Former AIG boss Hank Greenberg is being investigated by the SEC for a second deal
Former AIG CEO Maurice “Hank” Greenberg denies any wrongdoing in the finite reinsurance transaction between AIG and General Re. The deal led to the conviction of four former Gen Re executives and one former AIG executive.
They were found guilty of conspiring to create a sham $500m finite reinsurance transaction between the two firms, without assuming any real risk.
Greenberg, 83, has responded to a ruling by US District Judge Christopher Droney that implicated him in the case, according to Bloomberg.
The defendants turned to fraud “to get the deal done” after they were unable to complete the legitimate transaction requested by Greenberg, his spokesman Glen Rochkind said in a statement.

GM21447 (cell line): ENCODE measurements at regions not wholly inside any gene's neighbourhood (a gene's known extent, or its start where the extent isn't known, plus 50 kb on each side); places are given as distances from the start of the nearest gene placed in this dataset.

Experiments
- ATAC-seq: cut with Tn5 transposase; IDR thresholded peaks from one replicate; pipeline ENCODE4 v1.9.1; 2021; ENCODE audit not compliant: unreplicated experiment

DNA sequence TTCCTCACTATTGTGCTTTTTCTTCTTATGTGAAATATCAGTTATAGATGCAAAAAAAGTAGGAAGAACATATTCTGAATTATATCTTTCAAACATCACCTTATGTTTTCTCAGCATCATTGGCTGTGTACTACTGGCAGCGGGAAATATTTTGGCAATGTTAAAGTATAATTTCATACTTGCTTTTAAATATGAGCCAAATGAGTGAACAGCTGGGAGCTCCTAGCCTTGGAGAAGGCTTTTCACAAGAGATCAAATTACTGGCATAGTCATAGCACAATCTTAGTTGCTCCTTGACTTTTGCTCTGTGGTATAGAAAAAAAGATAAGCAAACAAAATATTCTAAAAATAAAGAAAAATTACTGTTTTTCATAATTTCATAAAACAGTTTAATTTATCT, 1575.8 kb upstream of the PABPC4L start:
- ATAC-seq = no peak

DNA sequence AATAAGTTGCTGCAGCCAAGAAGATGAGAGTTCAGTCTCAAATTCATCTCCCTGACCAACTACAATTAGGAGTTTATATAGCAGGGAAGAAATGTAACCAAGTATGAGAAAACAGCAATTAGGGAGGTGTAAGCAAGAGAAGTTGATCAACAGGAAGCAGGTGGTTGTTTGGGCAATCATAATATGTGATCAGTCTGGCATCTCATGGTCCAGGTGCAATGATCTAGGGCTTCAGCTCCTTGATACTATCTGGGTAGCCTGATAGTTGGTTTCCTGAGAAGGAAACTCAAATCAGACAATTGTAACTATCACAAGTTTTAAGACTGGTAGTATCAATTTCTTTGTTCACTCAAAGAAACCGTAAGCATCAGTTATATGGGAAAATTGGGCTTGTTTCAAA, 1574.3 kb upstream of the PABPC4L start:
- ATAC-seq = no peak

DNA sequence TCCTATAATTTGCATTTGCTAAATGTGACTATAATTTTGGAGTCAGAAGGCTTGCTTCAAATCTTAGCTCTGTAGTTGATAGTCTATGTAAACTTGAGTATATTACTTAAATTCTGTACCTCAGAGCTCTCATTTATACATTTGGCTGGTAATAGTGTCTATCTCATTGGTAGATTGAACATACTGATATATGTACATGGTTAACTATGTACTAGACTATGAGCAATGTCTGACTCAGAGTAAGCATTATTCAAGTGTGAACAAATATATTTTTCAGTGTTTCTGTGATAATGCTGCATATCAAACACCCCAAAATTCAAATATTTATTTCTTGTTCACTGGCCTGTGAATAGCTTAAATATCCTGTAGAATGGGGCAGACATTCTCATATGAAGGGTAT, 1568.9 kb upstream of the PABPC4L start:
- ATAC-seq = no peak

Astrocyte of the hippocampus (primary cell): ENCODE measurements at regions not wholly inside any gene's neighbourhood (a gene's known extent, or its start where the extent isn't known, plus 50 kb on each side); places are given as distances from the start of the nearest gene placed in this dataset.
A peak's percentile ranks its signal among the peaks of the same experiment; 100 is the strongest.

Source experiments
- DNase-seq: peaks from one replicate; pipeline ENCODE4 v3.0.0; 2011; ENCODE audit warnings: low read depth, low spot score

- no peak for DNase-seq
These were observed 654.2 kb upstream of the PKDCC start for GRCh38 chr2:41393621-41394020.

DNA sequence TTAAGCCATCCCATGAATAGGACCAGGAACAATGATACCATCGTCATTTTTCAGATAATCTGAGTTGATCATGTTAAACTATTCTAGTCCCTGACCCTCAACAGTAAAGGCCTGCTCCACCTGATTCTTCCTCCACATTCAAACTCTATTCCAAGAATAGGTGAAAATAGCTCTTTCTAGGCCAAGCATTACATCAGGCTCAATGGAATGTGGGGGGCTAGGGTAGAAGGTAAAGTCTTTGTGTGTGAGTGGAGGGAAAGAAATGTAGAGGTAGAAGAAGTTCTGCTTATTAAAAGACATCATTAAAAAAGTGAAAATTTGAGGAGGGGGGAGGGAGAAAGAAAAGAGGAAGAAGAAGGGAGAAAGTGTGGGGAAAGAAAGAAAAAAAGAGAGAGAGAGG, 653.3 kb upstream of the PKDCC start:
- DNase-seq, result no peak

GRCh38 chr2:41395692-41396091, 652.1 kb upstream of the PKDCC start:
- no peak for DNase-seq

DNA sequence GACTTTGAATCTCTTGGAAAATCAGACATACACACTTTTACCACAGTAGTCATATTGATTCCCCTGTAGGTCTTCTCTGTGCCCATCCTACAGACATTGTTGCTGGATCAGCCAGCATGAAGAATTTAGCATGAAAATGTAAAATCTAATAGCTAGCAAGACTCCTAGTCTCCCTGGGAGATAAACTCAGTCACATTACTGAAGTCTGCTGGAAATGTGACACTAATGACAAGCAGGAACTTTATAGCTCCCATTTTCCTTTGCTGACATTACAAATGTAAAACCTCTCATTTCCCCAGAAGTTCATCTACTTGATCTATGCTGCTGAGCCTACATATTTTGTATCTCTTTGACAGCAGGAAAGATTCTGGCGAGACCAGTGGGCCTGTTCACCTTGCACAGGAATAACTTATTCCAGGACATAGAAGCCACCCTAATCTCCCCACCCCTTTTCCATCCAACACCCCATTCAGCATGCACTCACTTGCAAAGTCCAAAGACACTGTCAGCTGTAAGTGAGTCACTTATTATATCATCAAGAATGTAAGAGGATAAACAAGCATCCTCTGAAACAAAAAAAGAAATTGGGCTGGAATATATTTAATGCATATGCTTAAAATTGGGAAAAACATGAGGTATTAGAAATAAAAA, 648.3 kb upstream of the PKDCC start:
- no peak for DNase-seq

Evidence presented by the government was “sufficient” to lead a jury to conclude that the conspiracy began with a phone call by Greenberg, said Droney in his ruling.
“Starting with Greenberg's Oct. 31, 2000, phone call to [former Gen Re CEO Ronald] Ferguson, there was an agreement to carry out a transaction to artificially inflate AIG's loss reserves and deceive AIG's investors about the amount of the company's loss reserves and the quality of its earnings,” Droney wrote in the May 15 ruling from federal court in Hartford, Connecticut.
It was in a decision by a judge who denied the convicted Gen Re and AIG defendants a new trial that roused the Securities and Exchange Commission (SEC) to renew its interest in Greenberg and former AIG CFO Howard Smith.
According to reports, Greenberg and Smith have received a Wells notice from the SEC that says it may bring an enforcement action against them.
The SEC is reportedly investigating a second deal – this one between AIG and the now defunct Capco Reinsurance Co (once an AIG-controlled company).